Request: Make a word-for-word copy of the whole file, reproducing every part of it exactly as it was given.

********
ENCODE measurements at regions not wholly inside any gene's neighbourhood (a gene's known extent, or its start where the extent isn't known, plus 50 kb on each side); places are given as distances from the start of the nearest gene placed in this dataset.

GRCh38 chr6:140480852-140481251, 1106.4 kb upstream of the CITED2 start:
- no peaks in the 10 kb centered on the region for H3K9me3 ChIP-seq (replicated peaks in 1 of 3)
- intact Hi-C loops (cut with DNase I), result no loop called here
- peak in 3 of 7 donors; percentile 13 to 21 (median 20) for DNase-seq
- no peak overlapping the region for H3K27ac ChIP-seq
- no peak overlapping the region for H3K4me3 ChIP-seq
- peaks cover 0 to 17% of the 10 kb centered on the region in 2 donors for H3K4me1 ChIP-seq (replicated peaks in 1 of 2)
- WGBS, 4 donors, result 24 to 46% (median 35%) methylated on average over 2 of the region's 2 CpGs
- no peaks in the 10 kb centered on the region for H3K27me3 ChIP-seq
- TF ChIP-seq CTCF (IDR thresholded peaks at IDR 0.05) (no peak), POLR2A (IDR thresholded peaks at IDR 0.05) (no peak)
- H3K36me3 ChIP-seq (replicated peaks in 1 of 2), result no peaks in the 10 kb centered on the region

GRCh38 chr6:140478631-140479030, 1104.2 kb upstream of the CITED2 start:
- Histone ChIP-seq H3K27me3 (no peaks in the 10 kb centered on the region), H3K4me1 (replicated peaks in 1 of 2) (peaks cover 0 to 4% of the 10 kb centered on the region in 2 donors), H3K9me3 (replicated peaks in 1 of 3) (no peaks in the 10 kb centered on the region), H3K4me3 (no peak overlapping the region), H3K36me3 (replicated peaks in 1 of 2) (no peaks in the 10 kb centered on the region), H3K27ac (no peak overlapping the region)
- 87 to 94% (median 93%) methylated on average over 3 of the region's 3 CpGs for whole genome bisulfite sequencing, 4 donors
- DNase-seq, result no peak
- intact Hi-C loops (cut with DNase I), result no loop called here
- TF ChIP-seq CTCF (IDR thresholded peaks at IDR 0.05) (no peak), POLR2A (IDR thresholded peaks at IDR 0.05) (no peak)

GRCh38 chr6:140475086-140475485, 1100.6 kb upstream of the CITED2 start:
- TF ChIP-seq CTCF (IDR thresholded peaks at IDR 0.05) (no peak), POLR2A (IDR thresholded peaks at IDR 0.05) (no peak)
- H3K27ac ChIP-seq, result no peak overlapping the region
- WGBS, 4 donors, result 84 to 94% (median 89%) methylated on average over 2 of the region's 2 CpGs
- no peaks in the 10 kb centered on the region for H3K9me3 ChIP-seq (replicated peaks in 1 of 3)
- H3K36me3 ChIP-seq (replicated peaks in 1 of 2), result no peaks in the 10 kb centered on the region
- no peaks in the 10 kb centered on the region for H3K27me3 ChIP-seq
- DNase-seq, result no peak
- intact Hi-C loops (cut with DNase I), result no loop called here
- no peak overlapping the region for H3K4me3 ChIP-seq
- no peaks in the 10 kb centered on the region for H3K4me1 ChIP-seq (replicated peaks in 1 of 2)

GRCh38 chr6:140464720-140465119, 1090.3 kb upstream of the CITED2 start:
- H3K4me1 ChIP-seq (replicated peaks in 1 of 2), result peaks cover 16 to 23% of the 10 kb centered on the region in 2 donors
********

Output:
ENCODE measurements at regions not wholly inside any gene's neighbourhood (a gene's known extent, or its start where the extent isn't known, plus 50 kb on each side); places are given as distances from the start of the nearest gene placed in this dataset.

GRCh38 chr6:140480852-140481251, 1106.4 kb upstream of the CITED2 start:
- no peaks in the 10 kb centered on the region for H3K9me3 ChIP-seq (replicated peaks in 1 of 3)
- intact Hi-C loops (cut with DNase I), result no loop called here
- peak in 3 of 7 donors; percentile 13 to 21 (median 20) for DNase-seq
- no peak overlapping the region for H3K27ac ChIP-seq
- no peak overlapping the region for H3K4me3 ChIP-seq
- peaks cover 0 to 17% of the 10 kb centered on the region in 2 donors for H3K4me1 ChIP-seq (replicated peaks in 1 of 2)
- WGBS, 4 donors, result 24 to 46% (median 35%) methylated on average over 2 of the region's 2 CpGs
- no peaks in the 10 kb centered on the region for H3K27me3 ChIP-seq
- TF ChIP-seq CTCF (IDR thresholded peaks at IDR 0.05) (no peak), POLR2A (IDR thresholded peaks at IDR 0.05) (no peak)
- H3K36me3 ChIP-seq (replicated peaks in 1 of 2), result no peaks in the 10 kb centered on the region

GRCh38 chr6:140478631-140479030, 1104.2 kb upstream of the CITED2 start:
- Histone ChIP-seq H3K27me3 (no peaks in the 10 kb centered on the region), H3K4me1 (replicated peaks in 1 of 2) (peaks cover 0 to 4% of the 10 kb centered on the region in 2 donors), H3K9me3 (replicated peaks in 1 of 3) (no peaks in the 10 kb centered on the region), H3K4me3 (no peak overlapping the region), H3K36me3 (replicated peaks in 1 of 2) (no peaks in the 10 kb centered on the region), H3K27ac (no peak overlapping the region)
- 87 to 94% (median 93%) methylated on average over 3 of the region's 3 CpGs for whole genome bisulfite sequencing, 4 donors
- DNase-seq, result no peak
- intact Hi-C loops (cut with DNase I), result no loop called here
- TF ChIP-seq CTCF (IDR thresholded peaks at IDR 0.05) (no peak), POLR2A (IDR thresholded peaks at IDR 0.05) (no peak)

GRCh38 chr6:140475086-140475485, 1100.6 kb upstream of the CITED2 start:
- TF ChIP-seq CTCF (IDR thresholded peaks at IDR 0.05) (no peak), POLR2A (IDR thresholded peaks at IDR 0.05) (no peak)
- H3K27ac ChIP-seq, result no peak overlapping the region
- WGBS, 4 donors, result 84 to 94% (median 89%) methylated on average over 2 of the region's 2 CpGs
- no peaks in the 10 kb centered on the region for H3K9me3 ChIP-seq (replicated peaks in 1 of 3)
- H3K36me3 ChIP-seq (replicated peaks in 1 of 2), result no peaks in the 10 kb centered on the region
- no peaks in the 10 kb centered on the region for H3K27me3 ChIP-seq
- DNase-seq, result no peak
- intact Hi-C loops (cut with DNase I), result no loop called here
- no peak overlapping the region for H3K4me3 ChIP-seq
- no peaks in the 10 kb centered on the region for H3K4me1 ChIP-seq (replicated peaks in 1 of 2)

GRCh38 chr6:140464720-140465119, 1090.3 kb upstream of the CITED2 start:
- H3K4me1 ChIP-seq (replicated peaks in 1 of 2), result peaks cover 16 to 23% of the 10 kb centered on the region in 2 donors